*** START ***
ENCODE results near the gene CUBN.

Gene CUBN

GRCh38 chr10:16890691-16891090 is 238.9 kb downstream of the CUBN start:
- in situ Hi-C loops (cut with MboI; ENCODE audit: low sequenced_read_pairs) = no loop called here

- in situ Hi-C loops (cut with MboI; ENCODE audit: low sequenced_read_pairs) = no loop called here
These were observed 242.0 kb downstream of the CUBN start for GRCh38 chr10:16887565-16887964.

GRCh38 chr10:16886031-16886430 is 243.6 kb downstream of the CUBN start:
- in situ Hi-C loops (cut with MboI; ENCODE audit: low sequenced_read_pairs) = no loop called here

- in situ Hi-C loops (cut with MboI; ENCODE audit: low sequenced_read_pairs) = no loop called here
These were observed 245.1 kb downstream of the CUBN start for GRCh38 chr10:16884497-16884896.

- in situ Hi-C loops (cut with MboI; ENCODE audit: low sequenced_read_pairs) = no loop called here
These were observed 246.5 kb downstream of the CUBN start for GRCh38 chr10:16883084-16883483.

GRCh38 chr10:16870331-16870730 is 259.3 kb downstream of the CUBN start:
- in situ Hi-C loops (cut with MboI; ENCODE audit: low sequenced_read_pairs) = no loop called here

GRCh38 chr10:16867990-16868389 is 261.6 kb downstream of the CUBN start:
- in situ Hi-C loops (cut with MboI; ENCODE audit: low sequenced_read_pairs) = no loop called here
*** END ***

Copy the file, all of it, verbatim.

ENCODE results near the gene CUBN.

Gene CUBN

GRCh38 chr10:16890691-16891090 is 238.9 kb downstream of the CUBN start:
- in situ Hi-C loops (cut with MboI; ENCODE audit: low sequenced_read_pairs) = no loop called here

- in situ Hi-C loops (cut with MboI; ENCODE audit: low sequenced_read_pairs) = no loop called here
These were observed 242.0 kb downstream of the CUBN start for GRCh38 chr10:16887565-16887964.

GRCh38 chr10:16886031-16886430 is 243.6 kb downstream of the CUBN start:
- in situ Hi-C loops (cut with MboI; ENCODE audit: low sequenced_read_pairs) = no loop called here

- in situ Hi-C loops (cut with MboI; ENCODE audit: low sequenced_read_pairs) = no loop called here
These were observed 245.1 kb downstream of the CUBN start for GRCh38 chr10:16884497-16884896.

- in situ Hi-C loops (cut with MboI; ENCODE audit: low sequenced_read_pairs) = no loop called here
These were observed 246.5 kb downstream of the CUBN start for GRCh38 chr10:16883084-16883483.

GRCh38 chr10:16870331-16870730 is 259.3 kb downstream of the CUBN start:
- in situ Hi-C loops (cut with MboI; ENCODE audit: low sequenced_read_pairs) = no loop called here

GRCh38 chr10:16867990-16868389 is 261.6 kb downstream of the CUBN start:
- in situ Hi-C loops (cut with MboI; ENCODE audit: low sequenced_read_pairs) = no loop called here